This quick write up comes courtesy of a tweet by Jonathan Kehayias (@SQLSarg) yesterday morning (Please Note: OH means overheard, meaning that statement is something Jonathan overheard. He’s WAYYYYY too smart to actually spread something that dumb as valid advice) . Here’s the tweet:
Ok, so I’ve seen a couple of stupid things written up in the last few days but this one just might take the cake. If you have been a DBA for any amount of time then you’ve more than likely come across a vendor application that uses the ‘sa’ account for access to the database. I won’t get into details about the sa (or system administrator) account here but check out this article by Ken Johnson at SQLServerCentral.com about it (check out the discussion thread as well to learn more).
So what exactly is wrong with that statement in the tweet? Well, as stated by Jeff Smith (@hillbillyToad) this morning:
“Ok Jorge, stop making fun of me”. No, as long as you access things using sa for “simplicity” or “optimization” I’m going to beat this over your head like an Acme mallet. Using ‘sa’ account for everything is akin to being handed the keys to the bank and being told “yeah, go ahead and make your deposits and withdrawals from your own account but try not to touch anything else while you’re digging around the vault”. Seriously, I’m not kidding. Handing someone the ‘sa’ account is handing them the keys to your SQL kingdom. Think about it, if you write an application that is accessing your database with FULL admin rights, what if someone performs a SQL injection attack and drops your production tables for kicks?
Listen folks, I know that security can be a pain but it’s there for a reason. Don’t get lazy and just assume the user needs an admin account to access the database because 9/10 times it doesn’t. You could probably get by fine on creating a new schema with write/read access and maybe EXECUTE stored procedures permissions. In fact, secure yourself from SQL injection attacks by wrapping your code in stored procedures in the first place.
There’s a ton of resources out there to learn how to properly secure SQL Server. Get up to speed by reading up about Security and Protection on MSDN. There’s also tons of videos and demonstrations out there. Check out the Quest Pain of the Week webcast on SQL Injection courtesy of Brian Kelley (@kbriankelley) and Kevin Kline (@kekline). Finally (WARNING: Blatent self-promotion inbound) make sure to check out SQL University’s security week from Semester 1. Bottom line is if someone tells you “this application needs to run as sa”, have them give you a detailed explanation as to why. Part of your job as a responsible DBA is to protect your data and your database servers. If they simply don’t know any better then offer to educate them on schemas, security groups, etc. And remember, “because its an optimization” is a stupid answer.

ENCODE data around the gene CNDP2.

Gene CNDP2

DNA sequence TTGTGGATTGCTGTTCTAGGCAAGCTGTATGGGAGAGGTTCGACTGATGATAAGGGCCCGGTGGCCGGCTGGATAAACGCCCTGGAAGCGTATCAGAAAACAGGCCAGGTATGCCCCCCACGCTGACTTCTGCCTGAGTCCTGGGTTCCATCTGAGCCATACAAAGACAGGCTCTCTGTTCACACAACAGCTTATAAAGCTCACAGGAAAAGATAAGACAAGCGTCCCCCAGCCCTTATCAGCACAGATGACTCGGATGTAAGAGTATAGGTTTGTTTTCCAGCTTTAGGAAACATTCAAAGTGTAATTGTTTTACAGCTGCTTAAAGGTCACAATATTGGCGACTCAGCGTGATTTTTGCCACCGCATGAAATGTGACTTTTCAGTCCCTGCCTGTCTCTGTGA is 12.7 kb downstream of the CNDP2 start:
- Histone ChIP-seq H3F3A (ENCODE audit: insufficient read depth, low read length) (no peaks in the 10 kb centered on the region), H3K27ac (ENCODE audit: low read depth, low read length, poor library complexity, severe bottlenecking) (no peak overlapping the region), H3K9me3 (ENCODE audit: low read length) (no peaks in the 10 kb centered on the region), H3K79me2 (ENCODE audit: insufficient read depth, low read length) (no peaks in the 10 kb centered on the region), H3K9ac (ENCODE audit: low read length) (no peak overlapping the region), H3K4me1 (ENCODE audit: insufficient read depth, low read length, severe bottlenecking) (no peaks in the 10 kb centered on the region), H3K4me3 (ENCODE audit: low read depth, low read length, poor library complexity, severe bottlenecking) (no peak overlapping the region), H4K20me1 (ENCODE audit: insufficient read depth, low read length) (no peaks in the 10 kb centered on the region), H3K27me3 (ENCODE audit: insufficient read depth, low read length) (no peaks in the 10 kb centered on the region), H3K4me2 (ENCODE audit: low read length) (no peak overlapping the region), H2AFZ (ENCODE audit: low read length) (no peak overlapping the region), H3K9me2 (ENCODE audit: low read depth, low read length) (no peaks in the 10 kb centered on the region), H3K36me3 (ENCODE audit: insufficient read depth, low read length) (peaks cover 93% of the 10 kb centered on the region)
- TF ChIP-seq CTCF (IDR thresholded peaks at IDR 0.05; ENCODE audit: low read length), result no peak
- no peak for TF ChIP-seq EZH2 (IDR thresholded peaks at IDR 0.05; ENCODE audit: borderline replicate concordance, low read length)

10 Replies to “SA Does Not Mean Speedy Access”
I had an MS app that required both System Admin and for the computer account to be placed in the admin group of the SQL Server, (SCCM) WTF, MS?
Ha, yeah Joey, even MS isn’t immune to stupid practices. One trick is to run a SQL (server-side) trace while the application is running and see EXACTLY what its doing. If its just a bunch of SELECT statements and not much else, then you can take it to the dev and go “look, you don’t need admin rights to do this”.
I’ve had more than one experience with a certain very large company that makes hardware and monitoring software where they have stated “give the account sa access”. When asked what permissions were actually needed they didn’t know, it was not documented and they would have to open a ticket against the engineering team to find out.
A couple of traces later and they needed to look at two DMV’s and have a user in each database, nothing more.
It’s funny what a simple trace can dig up. Well done!
We had a guy tell us this and we got pressure from the Execs so I just renamed the real sa account and created a new account with read/write privileges named sa. They never knew the difference and the app worked just fine.
lmao that’s AWESOME, well played!
There are many moments that I have to decide what battles are worth fighting. That surely wasn’t one of them when I could have my cake and eat it too.
LOL, this is funny. I (fairly) recently had to analyze some poorly performing SQL statements…guess which account I was given to login as? I could feel the power!
What do they do when it comes time to change passwords because some one was asked to leave their job etc? I had a nightmare of a project a few years ago where the whole development department knew sa, the link servers were configured to use sa, the jobs were encryted using dtsrun which was using sa, OS batch files were passing parameters using sa and in some cases the sa was even hard coded into the apps themselves! It is a real nightmare to fix believe me….especially when you have to start changing passwords on a regular basis due to some new SOX or Auditing requirements. I totally agree that assigning sa rights is a no no and should be avoided at all costs. Good Post.
Thanks John. One practice that many do with security passwords that are vital like the sa account is to write it down on a piece of paper, put it in a sealed envelope and keep it somewhere safe. For us we have dedicated IT Security team so I’d hand the envelope to them. In your office if you don’t have dedicated security folks then just make sure that envelope stays in a safe place. If you’d like to come up with a secure random password, check out Ron Dameron’s PowerShell article on how to generate a random password with only two lines of PoSH: http://ronalddameron.blogspot.com/2009/09/two-lines-of-powershell-random.html